Talk:Requests for comment/Service split along public vs private line

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Another advantage of this could be, I imagine, that replicating a database to non-US data centers would be less legal headache if it were known to only contain public data. --Tgr (WMF) (talk) 05:34, 16 February 2015 (UTC)[reply]

On claims and use-cases[edit]

This proposal basically seems to be advocating for security through segregation. This approach, like any, has good and bad applications. It's not particularly novel and it's not my issue with the proposal, per se.

My issue here is similar to my issue with Service split along presentation vs data manipulation line (talk), which basically boils down to there being some bold claims that currently lack substantiation. Wikimedia has an unusual setup and sometimes has some peculiar requirements. Real-time database replication to Wikimedia Labs/Tool Labs is a pretty good example of this. In a worryingly short problem section, you call this system "complicated and fragile." This may be, but I don't see evidence of a problem in the proposal. If Marc or Sean or someone else directly involved in database replication is calling the system complicated and fragile, then I'm definitely interested. But none of them have commented here yet, none of their input is cited or referenced in the proposal, and they're not drafting or making this proposal, as far as I know. In recent memory, we had one very bad incident with leaked data involving database replication, to be sure, which this proposal somewhat strangely also currently omits. This seems like exactly the type of evidence you'd want to present when trying to demonstrate a problem.

This proposal is also strongly focused on data security, without Chris S.'s or any other security engineer's perspective. In terms of threat models and security priorities, I value Chris' opinion a lot more than yours, to be frank. This kind of ties in with my concern about Sean, Marc, et al. weighing in on database replication. In other words, you can have authority with facts or authority with reputation. You don't come with the latter in these areas, so I'm much more heavily relying on the former, which I'm not finding here right now.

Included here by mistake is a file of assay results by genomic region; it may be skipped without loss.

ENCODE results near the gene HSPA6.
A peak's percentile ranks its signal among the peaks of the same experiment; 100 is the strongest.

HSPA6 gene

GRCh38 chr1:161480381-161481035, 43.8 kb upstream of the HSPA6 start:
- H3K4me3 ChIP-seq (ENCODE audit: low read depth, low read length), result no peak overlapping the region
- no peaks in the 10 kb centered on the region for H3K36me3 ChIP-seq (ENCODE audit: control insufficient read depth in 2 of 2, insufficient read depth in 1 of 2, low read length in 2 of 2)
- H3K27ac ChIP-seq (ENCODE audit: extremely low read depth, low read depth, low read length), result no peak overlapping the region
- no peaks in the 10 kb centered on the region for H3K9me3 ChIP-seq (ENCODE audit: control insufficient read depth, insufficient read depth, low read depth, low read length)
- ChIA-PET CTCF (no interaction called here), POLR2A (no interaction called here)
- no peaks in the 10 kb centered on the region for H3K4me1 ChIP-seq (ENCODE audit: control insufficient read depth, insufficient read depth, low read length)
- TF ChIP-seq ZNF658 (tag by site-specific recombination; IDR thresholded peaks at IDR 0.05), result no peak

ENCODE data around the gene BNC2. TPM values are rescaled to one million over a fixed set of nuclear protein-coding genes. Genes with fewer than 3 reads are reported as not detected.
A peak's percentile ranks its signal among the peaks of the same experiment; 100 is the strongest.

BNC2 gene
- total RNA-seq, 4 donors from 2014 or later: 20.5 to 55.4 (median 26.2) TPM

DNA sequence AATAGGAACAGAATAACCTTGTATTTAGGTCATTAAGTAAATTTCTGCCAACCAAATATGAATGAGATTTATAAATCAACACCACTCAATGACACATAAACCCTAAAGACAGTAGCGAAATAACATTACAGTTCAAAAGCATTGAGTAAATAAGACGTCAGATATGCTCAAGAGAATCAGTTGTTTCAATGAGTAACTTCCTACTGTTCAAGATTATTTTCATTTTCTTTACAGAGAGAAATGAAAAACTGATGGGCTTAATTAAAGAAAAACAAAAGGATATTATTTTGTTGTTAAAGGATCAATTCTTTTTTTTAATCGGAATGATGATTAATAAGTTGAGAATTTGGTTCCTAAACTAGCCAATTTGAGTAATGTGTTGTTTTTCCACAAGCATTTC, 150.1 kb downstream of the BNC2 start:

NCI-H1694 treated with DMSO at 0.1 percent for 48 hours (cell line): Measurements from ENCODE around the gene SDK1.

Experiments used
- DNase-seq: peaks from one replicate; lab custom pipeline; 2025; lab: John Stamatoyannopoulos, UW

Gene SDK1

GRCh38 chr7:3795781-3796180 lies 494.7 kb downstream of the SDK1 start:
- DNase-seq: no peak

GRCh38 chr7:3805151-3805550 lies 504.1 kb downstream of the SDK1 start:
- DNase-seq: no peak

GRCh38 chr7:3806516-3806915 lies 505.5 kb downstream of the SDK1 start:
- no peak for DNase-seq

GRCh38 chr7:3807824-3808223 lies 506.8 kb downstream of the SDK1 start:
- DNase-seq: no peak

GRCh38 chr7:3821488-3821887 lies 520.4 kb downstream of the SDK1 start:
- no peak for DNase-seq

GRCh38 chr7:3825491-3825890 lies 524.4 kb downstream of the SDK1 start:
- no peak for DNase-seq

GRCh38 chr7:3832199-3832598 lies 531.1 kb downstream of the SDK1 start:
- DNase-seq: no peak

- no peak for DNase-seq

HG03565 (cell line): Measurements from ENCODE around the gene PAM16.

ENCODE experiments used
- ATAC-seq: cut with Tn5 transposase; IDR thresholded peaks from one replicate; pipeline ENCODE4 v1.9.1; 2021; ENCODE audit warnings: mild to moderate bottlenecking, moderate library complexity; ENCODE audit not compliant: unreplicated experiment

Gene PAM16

In a zero, one, or infinity model, password hashes in MediaWiki seem to currently fall pretty neatly within one. I agree that a general application compromise shouldn't expose password hashes or e-mail addresses or other private information. Actually segregating that data elsewhere may have direct benefit and may be an option to consider, but extending that to other parts of the database seems almost like a solution in search of a problem right now.

With regard to revisions, my understanding is that moving table rows as we do currently between archive and revision is pretty expensive and not a system we want to replicate or expand. Your proposal seems to suggest an expansion of this model in the name of increased security. In both the case of the revision table and the page table, a bitfield approach is arguably better than what's being vaguely proposed here. For me, this guts the second and currently only other use-case presented in this request for comments.

In my mind, the problem statement here needs to be expanded to include referenced facts. If the problem statement more narrowly focuses on the user table, then the proposal section needs to be rewritten accordingly, of course, specifically addressing how this data could be securely segregated. If the problem statement does not narrow focus and instead remains higher-level, the proposal section needs to do a much better job of explaining what the greater architectural/design pattern is here with at least three or four specific examples of future use-cases for a more segregated model. --MZMcBride (talk) 08:51, 16 February 2015 (UTC)[reply]

Agreed. Also, when rewriting the page to include use cases and clear problem statements, make sure to define "we" and "our". --Nemo 09:02, 16 February 2015 (UTC)[reply]